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Lecture 12

# Lecture 12 Stars.docx

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School
Department
Science
Course
SCI 238
Professor
Mike Fich
Semester
Winter

Description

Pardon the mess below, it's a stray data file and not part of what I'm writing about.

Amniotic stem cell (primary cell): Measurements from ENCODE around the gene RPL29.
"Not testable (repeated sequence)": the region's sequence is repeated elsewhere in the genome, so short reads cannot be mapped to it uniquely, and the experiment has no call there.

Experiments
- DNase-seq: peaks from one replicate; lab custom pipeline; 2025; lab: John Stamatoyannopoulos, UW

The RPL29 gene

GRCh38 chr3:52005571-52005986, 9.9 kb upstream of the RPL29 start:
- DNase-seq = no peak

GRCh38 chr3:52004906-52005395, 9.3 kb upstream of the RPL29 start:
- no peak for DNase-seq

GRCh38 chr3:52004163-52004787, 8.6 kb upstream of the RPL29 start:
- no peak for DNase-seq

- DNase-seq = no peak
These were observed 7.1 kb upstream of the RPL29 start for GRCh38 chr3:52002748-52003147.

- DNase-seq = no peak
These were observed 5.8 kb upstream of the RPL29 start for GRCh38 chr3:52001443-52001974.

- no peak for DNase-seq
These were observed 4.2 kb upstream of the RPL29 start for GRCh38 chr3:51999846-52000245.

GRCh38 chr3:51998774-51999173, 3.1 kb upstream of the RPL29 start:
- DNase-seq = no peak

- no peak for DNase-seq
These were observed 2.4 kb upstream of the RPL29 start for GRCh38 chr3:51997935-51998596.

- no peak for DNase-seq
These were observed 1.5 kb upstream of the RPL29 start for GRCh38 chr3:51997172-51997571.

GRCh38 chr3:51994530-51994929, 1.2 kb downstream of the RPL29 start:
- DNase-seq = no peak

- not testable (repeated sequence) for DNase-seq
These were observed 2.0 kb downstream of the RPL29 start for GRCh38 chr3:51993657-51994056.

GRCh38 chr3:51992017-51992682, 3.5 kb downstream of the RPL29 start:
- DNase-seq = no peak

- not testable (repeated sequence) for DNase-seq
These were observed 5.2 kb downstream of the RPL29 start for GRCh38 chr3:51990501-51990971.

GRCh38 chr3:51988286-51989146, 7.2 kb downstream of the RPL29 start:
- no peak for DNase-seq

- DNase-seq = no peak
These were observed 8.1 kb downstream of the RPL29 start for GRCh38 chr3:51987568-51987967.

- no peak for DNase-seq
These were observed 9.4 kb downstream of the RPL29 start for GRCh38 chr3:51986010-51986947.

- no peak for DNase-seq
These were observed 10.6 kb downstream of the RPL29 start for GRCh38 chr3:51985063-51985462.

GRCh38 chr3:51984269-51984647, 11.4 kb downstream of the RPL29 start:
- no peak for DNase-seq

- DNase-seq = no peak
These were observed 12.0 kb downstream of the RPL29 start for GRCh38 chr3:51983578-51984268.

Lecture 12 Stars Brightness depends on distance amount of light it actually emits e.g. Betelgeuse emits 5000x as much light as Procyon because it’s much farther away Brightness vs. luminosity • When we talk about how bright stars look in our sky, we are talking about apparent brightness. More specifically, we define the appar- ent brightness of any star in our sky as the amount of power (energy per second) reaching us per unit area. Depends on distance • inverse square law leads to a very simple and important formula re lating the apparent brightness, lumnosity, and distance of any light source. We will call it the inverse square law for light: 2 apparent brightness=luminosity/4pi * (distance) Because the standard units of luminosity are watts, the units of apparent brightness are watts per square meter. • When we talk about how bright stars are in an absolute sense, re- gardless of their distance, we are talking about luminosity—the total amount of power that a star emits into space. Doesn’t vary Magnitude and brightness examples: 1. a group of 20 identical stars are so close together that they appear to be one star. If each star has a brightness of 5.0 mag what is the brightness in magnitudes that is observed for the group? "m 20ag) - m (ma1) = -2.5 log (20 stars / 1 star) " m 20ag) - 5.0 = -2.5 log(20) = -2.5 " 1.30 = -3.25 " m 20ag) = 5.0 - 3.25 = 1.75 mag 2. stars A and B are identical except that B is three times further away than A. If mA= 2.5 mag what is m ?Bm - A = -B.5 log (b / bA)  "Be are told that A and B are identical... but isAb =B ? "Yes, if the stars were at the same distance, but in this caseBd = 3A ... so... NO. "Remembering that brightness as d we then have b = 1/32 b = 1/9 b (or b 2 B A A A = 9b B and... m -m = -2.5 log (9) = -2.38 and finally, m = 2.38 + 2.5 = 4.88 mag A B B 3. absolute visual (V) magnitude of the Sun is 4.8.What is the absolute magnitude of a galaxy with 2x10 stars identical to the Sun? If it is at a 5 distance of 760 kiloparsecs (7.6x10 pc =760 kpc) what is its apparent magnitude?   8 Mgal – Msun = -2.5 log (2x10 /1) = -20.8 Mgal = Msun – 20.7 = -15.9   mgal- Mgal = 5 log (d/10) = 5 log (7.6x104) = 24.4 mgal = Mgal + 24.4 = 8.4 Hertzsprung-Russell (H-R) diagrams • The horizontal axis represents stellar surface temperature, which, as we’ve discussed, corresponds to spectral type. Temperature decreases from left to right because Hertzsprung and Russell based their dia- grams on the spectral sequence OBAFGKM. • The vertical axis represents stellar luminosity, in units of the Sun’s luminosity (LSun). Stellar luminosities span a wide range, so we keep the graph compact by making each tick mark represent a luminosity 10 times as large as the prior tick mark. • stars near the upper left are hot and luminous. Similarly, stars near the upper right are cool and luminous, stars near the lower right are cool and dim, and stars near the lower left are hot and dim. • star’s luminosity depends on both its surface temperature and its surface area or radius. If two stars have the same surface temperature, one can be more luminous than the other only if it is larger in size. Stellar radii therefore must increase as we go from the high-temperature, low- luminosity corner on the lower
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